We start the day with data from the Labor Department as it released its initial jobless claims for the week ending April 26 showing that 380,000 people filed for first time financial aids compared to the expected 363K while the previous reading was revised up to 345K from 342K.

Contradicting the news from the ADP yesterday showing that 10,000 private-sector jobs have been added to the market, market players are now watching closely waiting for the Jabs report tomorrow to provide a clear path for the US economy and perhaps a better picture of what the next rate decision will be.

The dollar has been gaining recently on speculations that all will be well in the US economy but after yesterday's FOMC meeting, the Feds left more doors open for further rate cuts causing a drawback in the greenback against other majors.

Inflation crawled up in March offsetting the gains in personal income as consumer prices and income both rose 0.3 percent in March. Prices were pushed higher by non durable goods and services such as food and energy while core prices rose 0.2 percent slightly above the expected and previous readings of 0.1 percent. On an annual basis, core PCE inched up to 2.1% from 2.0% just above the 2.0 percent comfortable zone set by the Federal Reserve.

You’d think that by the Feds noticing that inflation is inclining they should be at the very least neutral and watching from the sidelines but no they decided to cut rates for the seventh consecutive time yesterday.

Concerning spending, consumer spending rose 0.4% in March from Februarys 0.1 percent rise and above market expectations of a rise by 0.2%. The quarterly personal income report released earlier also showed that consumer spending has gained at the slowest pace in seven years in the first three months of the year.

A closer detailed look at the report reveals that real spending on durable goods dropped 0.5% while spending on nondurable goods inclined 0.2% marking the biggest gain in five months. Spending on services increased 0.2%. Unfortunately, spending is inclining at a faster rate than income is and therefore the personal savings rate has fallen to 0.2% of the disposable income which this month remained unchanged.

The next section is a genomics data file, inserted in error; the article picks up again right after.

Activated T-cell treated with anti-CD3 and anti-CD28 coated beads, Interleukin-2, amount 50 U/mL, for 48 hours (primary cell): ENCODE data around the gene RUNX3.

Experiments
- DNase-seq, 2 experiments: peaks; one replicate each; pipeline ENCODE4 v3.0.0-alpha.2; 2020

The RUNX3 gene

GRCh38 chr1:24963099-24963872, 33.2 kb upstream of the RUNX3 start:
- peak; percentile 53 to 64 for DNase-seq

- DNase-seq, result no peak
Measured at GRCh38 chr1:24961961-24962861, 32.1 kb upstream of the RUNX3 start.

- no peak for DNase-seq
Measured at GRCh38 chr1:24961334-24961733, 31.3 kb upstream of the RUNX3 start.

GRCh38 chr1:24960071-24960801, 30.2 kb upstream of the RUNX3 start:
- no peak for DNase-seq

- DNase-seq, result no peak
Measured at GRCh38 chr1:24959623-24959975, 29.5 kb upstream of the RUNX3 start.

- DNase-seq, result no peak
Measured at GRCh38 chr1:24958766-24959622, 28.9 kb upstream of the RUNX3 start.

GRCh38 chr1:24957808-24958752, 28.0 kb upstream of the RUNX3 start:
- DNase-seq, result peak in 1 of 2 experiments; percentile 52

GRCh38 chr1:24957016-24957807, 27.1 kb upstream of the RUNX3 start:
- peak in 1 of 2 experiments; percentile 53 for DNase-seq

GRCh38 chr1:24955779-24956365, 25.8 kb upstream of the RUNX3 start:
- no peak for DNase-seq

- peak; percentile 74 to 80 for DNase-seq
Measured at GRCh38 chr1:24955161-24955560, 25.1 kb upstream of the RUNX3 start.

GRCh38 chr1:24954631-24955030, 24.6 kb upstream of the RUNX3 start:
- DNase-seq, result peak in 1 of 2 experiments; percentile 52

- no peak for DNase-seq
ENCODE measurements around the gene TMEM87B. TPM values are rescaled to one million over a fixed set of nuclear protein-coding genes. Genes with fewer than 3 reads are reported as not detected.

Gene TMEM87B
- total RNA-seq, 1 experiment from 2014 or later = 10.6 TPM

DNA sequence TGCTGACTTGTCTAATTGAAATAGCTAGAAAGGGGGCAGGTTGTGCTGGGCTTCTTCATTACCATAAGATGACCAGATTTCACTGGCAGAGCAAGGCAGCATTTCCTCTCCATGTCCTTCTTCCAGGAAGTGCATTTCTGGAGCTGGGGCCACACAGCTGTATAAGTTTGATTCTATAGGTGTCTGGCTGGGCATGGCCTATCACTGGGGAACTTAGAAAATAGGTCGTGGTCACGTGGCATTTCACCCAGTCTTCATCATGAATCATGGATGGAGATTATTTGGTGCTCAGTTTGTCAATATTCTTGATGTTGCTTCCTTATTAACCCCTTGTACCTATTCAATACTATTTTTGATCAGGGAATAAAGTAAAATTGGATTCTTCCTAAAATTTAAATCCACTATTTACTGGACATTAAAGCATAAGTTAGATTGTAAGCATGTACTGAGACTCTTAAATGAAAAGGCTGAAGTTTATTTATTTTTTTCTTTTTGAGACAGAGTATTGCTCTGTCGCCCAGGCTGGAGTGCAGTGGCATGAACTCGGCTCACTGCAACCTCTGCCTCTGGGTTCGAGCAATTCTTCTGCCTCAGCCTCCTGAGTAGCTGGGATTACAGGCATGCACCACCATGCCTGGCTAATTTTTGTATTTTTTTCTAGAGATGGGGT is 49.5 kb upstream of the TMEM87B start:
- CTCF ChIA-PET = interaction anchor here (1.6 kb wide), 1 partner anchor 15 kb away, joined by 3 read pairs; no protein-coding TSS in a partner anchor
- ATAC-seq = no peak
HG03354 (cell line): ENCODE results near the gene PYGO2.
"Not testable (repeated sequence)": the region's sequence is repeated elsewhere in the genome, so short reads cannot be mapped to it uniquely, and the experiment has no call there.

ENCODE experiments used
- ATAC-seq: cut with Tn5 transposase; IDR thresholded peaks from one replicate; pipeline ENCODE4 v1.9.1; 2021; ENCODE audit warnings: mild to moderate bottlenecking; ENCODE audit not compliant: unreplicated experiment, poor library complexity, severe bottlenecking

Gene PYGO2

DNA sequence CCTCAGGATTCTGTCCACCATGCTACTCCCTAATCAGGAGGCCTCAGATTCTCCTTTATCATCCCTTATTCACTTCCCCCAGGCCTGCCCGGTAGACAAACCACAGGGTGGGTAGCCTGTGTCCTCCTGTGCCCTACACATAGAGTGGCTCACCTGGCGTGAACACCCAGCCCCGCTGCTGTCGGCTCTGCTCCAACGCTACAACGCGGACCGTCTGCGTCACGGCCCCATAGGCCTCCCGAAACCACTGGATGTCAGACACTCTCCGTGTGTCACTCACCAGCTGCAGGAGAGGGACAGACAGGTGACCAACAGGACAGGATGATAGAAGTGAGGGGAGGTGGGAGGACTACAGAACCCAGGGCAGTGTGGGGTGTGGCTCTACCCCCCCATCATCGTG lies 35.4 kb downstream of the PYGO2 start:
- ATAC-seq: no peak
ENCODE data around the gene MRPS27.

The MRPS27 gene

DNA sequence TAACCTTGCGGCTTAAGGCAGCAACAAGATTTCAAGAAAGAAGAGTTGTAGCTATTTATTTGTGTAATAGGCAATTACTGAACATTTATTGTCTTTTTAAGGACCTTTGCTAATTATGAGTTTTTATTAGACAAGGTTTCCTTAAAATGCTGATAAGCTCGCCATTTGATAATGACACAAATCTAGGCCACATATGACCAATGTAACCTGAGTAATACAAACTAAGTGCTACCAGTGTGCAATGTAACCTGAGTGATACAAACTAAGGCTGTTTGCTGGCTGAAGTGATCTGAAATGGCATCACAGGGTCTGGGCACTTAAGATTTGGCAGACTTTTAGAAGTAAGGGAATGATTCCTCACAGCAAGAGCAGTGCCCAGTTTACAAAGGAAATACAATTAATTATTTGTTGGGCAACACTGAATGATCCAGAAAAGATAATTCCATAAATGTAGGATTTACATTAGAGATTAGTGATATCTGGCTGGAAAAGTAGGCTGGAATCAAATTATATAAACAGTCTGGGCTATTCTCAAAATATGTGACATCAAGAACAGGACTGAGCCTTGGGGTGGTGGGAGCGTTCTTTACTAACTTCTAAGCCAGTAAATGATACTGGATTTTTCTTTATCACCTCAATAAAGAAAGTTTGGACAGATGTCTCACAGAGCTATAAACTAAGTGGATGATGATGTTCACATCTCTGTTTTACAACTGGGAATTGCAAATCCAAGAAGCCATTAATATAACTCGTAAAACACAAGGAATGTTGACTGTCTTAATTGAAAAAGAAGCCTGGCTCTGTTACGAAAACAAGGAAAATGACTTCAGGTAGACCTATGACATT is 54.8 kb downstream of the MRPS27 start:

Incomes from salaries and wages rose 0.4 percent in March as income from asset and transfer payments rose 0.2% and 0.5% respectively. On the other hand, income from small businesses dropped 0.5% marking the third decline in four months while income from rents fell 1.2%.

Markets reaction was mixed as investors decided to get rid of all dangerous assets and buy back the yen showing slight unwinding of carry trades in the markets. With all the uncertainty in the markets who would blame them? The direction of all majors is yet to be clearly determined.

In stock markets, stock futures reversed prior gains as the data concerning the jobless claims and personal spending came in weaker than expected. The Dow Jones Industrial Average fell 2 points to 12,805.00 despite the gain of 0.40 points in the S&P 500 to 1,386.40 and the 3.75 point rise in Nasdaq 100 futures to 1,927.00.

In a different report, the Institute of Supply Management releases its manufacturing reading for the month of April showing no change from the previous month as it came in at 48.6 where expectations for a slide to 48.0.

With a reading less than 50, the manufacturing sector contracted for the third straight month in April. Looking at the sub indices, the employment sub-index fell to 45.4 from 49.2 adding more pressure to the fact that the Non-farm payrolls might show a dreadful reading tomorrow. As for inflation, the prices index rose to 84.5 from 83.5 while inventories leaped to 48.1 from 44.9 indicating that production next month might slowdown unless demand by consumers picks up.

The big day remains tomorrow as so far…the score is 2 to 1 in favor for a bad reading in the Jobs report tomorrow. But if we look at the past five months, the ADP wasn't such a good indicator and therefore I believe its 2 to NONE!!!